Rikaze, Tibet Autonomous Region, 1989.
© Steve McCurry
There’s a good chance that you’ve seen Steve McCurry’s photographs many times over the last 40 years or so. Quite a few of them have appeared on the cover of National Geographic, most famously that of a young Afghan girl with piercing green eyes. While his work has been published in countless travel magazines and online sites, he is far more than a travel photographer. McCurry, whose work has a strong and almost instantly recognizable look, is closer to an anthropologist and poetic documentarian, capturing not only the foreign locales but letting us glimpse the souls of the subjects he photographs. He has served as a war photographer in places such as Afghanistan and Iraq as well as an astute observer of ancient cultures on the brink of change. Recognized with the Robert Capa Gold Medal, among many other honors, and recently inducted into the International Photography Hall of Fame, he is publishing In Search of Elsewhere: Unseen Images on November 24, 2020. I caught up with McCurry on the eve of the book’s release.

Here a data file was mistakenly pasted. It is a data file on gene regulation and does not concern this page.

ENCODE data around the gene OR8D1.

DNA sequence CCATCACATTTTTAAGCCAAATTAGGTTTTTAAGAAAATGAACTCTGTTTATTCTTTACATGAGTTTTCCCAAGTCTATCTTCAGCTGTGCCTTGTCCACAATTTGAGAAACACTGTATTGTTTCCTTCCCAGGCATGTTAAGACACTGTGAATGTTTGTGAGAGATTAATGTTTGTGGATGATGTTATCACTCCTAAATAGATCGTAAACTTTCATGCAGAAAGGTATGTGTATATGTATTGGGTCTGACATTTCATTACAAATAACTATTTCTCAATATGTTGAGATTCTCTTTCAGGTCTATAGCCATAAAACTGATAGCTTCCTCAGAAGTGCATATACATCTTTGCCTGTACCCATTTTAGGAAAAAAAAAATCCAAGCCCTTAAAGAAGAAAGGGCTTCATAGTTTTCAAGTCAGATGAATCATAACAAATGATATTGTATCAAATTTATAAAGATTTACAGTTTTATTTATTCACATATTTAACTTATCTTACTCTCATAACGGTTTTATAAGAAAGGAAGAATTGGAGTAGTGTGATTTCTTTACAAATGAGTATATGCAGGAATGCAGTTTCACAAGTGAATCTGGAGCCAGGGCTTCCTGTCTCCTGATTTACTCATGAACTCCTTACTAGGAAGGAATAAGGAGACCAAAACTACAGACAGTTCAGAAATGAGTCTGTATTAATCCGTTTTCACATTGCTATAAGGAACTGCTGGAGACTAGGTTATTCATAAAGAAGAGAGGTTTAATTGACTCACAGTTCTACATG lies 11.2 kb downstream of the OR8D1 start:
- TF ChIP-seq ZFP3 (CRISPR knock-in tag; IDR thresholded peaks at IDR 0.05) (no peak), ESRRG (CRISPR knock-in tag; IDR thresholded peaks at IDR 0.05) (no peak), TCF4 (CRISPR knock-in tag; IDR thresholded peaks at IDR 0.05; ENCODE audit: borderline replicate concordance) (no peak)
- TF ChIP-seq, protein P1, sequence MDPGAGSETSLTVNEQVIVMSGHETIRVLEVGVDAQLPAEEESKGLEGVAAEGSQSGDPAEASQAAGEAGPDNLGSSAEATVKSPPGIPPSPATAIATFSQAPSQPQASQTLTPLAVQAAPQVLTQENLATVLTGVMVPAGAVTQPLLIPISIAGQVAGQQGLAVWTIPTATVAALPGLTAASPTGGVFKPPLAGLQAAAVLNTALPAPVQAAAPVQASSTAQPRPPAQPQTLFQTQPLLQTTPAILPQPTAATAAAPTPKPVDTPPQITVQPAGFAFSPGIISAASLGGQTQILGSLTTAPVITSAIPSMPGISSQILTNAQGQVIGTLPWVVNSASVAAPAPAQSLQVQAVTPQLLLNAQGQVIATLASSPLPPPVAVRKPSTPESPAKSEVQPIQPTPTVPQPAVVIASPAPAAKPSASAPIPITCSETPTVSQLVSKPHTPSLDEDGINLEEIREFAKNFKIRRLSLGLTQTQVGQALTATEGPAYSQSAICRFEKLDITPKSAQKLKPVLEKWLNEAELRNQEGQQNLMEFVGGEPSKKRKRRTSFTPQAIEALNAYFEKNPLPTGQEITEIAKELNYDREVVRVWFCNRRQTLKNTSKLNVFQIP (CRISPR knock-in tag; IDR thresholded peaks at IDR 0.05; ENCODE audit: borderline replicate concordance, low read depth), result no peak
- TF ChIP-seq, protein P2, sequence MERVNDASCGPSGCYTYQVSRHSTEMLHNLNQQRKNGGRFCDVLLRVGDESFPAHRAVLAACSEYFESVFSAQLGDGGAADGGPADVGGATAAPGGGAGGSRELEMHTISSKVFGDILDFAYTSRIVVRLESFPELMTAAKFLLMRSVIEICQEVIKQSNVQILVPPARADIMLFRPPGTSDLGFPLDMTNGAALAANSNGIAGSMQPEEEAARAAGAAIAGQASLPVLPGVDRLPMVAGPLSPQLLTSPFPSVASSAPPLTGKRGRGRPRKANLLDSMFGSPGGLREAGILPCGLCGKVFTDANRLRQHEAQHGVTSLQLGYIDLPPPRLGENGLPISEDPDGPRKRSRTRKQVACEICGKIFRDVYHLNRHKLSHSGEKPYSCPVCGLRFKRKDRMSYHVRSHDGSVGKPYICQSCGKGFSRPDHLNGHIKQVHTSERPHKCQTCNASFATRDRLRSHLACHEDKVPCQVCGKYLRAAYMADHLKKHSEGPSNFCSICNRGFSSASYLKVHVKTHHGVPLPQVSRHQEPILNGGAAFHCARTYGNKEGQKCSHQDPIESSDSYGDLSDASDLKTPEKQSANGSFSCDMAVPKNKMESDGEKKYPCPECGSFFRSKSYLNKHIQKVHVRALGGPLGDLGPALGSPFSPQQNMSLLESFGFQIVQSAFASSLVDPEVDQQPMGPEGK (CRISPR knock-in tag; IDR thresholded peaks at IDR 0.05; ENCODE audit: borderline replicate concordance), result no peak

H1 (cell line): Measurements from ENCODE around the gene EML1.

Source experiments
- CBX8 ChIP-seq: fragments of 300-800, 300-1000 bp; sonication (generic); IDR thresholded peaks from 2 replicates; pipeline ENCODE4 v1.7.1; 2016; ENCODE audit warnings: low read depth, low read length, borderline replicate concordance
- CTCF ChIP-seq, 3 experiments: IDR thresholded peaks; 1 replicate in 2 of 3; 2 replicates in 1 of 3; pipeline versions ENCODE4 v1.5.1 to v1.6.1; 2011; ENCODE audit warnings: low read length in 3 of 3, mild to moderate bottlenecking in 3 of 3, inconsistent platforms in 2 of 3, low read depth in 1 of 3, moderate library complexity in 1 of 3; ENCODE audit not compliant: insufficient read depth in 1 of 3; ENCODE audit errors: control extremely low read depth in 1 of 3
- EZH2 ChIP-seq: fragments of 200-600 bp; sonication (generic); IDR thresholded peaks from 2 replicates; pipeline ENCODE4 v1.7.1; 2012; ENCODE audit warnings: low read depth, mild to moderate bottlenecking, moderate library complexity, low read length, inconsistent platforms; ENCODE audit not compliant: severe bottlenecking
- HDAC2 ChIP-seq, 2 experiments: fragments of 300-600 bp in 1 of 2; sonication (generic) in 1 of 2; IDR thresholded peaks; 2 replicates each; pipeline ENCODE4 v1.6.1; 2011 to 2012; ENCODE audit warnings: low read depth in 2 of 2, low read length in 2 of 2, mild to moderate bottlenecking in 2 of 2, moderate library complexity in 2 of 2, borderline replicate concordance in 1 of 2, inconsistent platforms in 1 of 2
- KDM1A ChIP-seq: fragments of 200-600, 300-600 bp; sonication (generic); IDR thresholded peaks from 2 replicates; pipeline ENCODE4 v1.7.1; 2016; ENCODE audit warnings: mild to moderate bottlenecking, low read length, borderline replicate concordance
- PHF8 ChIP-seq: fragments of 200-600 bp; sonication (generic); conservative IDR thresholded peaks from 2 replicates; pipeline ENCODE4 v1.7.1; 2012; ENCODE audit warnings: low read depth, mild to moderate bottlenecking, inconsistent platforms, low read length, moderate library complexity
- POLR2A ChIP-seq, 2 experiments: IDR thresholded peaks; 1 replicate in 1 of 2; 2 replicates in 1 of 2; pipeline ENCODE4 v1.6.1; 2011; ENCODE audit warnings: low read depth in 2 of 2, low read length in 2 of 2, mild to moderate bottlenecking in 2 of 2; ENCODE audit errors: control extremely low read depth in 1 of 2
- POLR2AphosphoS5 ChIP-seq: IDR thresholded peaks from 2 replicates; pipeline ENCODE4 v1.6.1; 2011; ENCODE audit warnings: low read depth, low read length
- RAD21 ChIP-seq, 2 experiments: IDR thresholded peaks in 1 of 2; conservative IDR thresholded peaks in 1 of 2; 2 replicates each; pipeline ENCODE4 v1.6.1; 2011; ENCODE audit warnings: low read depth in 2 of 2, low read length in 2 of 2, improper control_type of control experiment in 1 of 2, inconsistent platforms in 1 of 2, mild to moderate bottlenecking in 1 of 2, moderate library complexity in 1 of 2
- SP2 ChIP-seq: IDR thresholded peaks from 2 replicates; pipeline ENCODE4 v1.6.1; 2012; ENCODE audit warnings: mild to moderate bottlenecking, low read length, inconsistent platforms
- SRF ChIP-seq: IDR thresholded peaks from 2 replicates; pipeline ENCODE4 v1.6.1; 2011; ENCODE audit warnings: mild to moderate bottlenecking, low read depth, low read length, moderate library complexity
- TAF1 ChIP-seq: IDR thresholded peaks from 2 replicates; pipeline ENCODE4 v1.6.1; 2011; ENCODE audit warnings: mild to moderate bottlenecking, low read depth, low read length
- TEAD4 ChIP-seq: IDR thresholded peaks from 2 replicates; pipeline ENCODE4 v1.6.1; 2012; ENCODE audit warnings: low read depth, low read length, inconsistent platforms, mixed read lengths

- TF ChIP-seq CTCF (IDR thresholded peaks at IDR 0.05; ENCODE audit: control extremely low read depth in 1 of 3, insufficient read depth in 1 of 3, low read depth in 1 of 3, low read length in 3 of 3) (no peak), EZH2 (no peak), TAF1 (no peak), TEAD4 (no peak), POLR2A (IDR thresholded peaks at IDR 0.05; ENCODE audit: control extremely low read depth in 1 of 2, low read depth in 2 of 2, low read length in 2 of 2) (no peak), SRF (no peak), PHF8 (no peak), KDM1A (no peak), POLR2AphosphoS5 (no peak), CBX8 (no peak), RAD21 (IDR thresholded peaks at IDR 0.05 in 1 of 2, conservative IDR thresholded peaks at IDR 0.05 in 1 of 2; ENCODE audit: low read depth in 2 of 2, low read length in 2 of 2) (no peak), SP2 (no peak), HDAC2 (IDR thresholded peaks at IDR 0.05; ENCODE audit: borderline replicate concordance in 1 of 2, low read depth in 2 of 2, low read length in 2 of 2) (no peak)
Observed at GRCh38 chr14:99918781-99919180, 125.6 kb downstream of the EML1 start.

Hội An, Vietnam, 2019.
© Steve McCurry
Everett Potter: Steve, I have been a fan of your work since The Imperial Way, the landmark book you did with Paul Theroux on the railways of India back in 1981. It is still on my shelves. In the nearly 40 years since that work was published, how much more challenging is it for you as a photographer to discover the truly undiscovered?
Steve McCurry: My goal was never to discover the undiscovered. My goal was always to document the human condition where and when I found it.